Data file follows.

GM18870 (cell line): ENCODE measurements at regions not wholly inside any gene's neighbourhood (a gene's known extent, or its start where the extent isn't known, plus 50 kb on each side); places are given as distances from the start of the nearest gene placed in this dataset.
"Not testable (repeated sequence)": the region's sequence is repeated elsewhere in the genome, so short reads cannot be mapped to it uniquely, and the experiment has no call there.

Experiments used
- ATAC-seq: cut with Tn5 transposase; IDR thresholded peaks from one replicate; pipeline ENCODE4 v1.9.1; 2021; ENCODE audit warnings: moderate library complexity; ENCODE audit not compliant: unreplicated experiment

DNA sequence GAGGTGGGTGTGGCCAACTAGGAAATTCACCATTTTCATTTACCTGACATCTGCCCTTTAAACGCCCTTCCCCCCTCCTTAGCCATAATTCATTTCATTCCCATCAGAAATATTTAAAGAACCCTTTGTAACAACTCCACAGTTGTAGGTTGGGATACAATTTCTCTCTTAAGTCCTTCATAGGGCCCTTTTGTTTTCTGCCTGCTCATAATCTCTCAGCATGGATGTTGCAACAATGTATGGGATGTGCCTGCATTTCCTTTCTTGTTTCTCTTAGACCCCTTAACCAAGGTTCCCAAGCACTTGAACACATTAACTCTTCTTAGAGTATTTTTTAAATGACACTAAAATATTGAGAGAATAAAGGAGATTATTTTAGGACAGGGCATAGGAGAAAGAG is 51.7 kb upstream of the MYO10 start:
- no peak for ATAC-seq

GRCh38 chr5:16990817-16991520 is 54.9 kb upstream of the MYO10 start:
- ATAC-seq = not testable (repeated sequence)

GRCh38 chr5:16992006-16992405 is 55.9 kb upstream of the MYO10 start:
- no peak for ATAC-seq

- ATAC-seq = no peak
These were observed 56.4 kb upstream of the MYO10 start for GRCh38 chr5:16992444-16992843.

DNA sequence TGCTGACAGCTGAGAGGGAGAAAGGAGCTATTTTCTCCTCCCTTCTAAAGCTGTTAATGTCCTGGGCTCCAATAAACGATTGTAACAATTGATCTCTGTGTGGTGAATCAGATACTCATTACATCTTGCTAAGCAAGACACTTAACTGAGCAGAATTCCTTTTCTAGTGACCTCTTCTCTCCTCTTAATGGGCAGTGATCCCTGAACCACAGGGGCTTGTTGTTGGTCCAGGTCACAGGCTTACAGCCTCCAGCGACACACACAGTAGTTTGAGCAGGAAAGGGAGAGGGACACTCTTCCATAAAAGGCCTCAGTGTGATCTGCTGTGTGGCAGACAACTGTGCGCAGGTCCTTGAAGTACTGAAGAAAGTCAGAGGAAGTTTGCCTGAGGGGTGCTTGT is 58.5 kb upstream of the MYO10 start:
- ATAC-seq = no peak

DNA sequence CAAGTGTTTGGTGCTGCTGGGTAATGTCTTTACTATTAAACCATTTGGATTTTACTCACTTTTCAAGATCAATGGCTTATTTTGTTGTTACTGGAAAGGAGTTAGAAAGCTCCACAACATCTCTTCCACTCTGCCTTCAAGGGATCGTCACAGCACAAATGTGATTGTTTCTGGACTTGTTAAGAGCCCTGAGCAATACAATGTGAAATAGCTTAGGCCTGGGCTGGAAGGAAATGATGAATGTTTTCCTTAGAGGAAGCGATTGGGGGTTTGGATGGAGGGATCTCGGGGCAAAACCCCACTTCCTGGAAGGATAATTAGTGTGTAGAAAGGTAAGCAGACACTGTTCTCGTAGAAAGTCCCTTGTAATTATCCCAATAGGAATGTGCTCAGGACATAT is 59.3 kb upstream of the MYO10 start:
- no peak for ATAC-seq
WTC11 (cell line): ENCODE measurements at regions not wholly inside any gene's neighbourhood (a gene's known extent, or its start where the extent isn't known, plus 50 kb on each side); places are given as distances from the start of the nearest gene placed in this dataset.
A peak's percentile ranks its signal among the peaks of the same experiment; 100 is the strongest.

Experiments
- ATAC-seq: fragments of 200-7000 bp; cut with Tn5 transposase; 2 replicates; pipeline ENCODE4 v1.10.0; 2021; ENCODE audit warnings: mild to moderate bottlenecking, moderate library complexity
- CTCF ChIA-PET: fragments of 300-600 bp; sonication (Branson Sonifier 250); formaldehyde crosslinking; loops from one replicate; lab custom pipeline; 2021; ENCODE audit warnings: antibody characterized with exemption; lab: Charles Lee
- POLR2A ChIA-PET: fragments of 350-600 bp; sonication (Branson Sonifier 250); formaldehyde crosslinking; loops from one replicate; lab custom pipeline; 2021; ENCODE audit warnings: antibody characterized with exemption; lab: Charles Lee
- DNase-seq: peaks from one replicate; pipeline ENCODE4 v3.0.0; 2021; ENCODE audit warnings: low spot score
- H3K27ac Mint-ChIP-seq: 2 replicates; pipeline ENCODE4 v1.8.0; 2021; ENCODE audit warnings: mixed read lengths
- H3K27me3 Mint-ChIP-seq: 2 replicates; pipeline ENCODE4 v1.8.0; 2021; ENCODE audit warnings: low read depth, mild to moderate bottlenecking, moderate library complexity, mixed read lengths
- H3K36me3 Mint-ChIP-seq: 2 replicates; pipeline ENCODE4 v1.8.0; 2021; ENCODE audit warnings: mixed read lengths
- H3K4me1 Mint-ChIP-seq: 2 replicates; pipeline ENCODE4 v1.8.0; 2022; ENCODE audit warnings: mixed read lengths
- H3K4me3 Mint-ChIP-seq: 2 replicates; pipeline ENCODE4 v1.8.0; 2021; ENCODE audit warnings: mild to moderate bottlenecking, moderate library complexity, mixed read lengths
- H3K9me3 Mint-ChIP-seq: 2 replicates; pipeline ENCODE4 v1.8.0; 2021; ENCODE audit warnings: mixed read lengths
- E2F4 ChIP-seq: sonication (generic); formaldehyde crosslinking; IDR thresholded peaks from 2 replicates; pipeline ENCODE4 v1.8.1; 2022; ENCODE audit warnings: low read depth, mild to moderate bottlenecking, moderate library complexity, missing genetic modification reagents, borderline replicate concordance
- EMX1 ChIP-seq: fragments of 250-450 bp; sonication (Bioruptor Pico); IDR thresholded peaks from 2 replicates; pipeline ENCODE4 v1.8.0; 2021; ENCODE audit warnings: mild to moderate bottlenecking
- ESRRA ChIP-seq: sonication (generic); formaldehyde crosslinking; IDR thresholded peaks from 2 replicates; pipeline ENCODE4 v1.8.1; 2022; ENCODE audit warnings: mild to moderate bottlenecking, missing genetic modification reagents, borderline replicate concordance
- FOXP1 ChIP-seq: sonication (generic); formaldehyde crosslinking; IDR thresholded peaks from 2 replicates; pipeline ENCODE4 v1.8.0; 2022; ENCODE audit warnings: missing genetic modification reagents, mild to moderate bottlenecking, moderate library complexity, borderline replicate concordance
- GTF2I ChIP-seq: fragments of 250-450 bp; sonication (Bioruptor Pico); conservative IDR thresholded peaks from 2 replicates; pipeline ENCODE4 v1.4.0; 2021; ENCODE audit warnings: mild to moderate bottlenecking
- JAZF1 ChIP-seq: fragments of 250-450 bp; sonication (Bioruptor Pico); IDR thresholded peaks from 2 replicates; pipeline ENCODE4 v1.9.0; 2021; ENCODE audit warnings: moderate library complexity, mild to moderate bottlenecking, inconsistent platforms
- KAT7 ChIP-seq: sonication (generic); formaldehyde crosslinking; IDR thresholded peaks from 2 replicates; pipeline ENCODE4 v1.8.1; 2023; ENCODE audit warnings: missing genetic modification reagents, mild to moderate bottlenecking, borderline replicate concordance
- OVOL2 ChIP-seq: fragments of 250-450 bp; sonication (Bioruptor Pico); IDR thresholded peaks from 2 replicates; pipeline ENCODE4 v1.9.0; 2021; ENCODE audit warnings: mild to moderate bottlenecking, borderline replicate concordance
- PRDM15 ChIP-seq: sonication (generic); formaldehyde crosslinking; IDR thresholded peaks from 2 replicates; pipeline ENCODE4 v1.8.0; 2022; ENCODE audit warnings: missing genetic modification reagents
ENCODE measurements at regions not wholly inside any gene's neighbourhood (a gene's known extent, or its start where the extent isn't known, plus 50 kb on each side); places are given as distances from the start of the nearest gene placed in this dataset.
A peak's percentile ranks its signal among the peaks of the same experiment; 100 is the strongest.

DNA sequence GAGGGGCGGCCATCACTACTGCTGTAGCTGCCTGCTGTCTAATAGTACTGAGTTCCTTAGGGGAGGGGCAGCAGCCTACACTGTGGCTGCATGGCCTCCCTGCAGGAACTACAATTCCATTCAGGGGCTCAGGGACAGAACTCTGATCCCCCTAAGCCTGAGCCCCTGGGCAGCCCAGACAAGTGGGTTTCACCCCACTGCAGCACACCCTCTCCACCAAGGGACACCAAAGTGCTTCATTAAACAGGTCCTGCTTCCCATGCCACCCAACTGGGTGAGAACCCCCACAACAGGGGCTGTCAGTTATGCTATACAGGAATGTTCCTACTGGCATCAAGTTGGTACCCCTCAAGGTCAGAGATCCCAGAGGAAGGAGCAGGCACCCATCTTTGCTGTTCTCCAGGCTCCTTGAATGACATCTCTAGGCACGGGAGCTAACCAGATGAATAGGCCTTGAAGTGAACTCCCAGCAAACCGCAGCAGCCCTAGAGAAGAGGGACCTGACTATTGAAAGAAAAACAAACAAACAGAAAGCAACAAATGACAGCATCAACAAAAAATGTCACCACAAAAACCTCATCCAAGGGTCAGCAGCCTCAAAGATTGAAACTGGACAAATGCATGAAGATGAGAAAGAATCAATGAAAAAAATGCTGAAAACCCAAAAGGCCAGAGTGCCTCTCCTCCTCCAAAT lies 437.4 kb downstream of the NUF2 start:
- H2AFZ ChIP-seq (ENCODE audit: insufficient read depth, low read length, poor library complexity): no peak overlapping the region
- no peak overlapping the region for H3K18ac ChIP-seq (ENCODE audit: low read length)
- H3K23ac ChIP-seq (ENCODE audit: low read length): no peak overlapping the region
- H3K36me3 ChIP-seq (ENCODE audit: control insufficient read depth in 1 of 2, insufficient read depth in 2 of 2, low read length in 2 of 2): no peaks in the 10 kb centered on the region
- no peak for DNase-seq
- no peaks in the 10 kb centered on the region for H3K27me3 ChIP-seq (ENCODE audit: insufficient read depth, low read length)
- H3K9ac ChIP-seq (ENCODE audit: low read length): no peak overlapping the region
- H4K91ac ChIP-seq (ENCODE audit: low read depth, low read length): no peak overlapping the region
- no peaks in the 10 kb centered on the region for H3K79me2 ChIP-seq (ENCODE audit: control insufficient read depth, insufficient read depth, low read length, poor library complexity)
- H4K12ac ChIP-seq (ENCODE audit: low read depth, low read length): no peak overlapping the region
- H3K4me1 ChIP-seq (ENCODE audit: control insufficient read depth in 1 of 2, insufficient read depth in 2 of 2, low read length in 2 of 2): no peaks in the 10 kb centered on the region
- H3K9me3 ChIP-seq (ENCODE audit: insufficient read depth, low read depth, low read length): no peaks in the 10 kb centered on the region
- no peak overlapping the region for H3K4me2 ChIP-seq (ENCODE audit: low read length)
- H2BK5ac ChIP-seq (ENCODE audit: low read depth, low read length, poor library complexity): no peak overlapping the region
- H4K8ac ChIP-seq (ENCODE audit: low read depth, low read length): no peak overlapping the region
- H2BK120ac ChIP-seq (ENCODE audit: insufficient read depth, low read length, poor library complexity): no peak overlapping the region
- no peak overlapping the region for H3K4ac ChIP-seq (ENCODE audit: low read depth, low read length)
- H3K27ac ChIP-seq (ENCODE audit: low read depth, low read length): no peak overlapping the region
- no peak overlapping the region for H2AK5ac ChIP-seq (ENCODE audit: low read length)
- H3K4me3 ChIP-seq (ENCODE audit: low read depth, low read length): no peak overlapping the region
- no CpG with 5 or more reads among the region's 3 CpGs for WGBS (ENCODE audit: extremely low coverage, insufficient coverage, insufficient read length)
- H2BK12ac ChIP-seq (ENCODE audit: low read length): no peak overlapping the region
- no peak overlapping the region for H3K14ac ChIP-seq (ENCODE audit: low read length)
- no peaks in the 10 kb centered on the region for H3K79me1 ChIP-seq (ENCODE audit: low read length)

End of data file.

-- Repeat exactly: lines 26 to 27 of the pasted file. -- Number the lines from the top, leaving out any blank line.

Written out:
- H3K36me3 Mint-ChIP-seq: 2 replicates; pipeline ENCODE4 v1.8.0; 2021; ENCODE audit warnings: mixed read lengths
- H3K4me1 Mint-ChIP-seq: 2 replicates; pipeline ENCODE4 v1.8.0; 2022; ENCODE audit warnings: mixed read lengths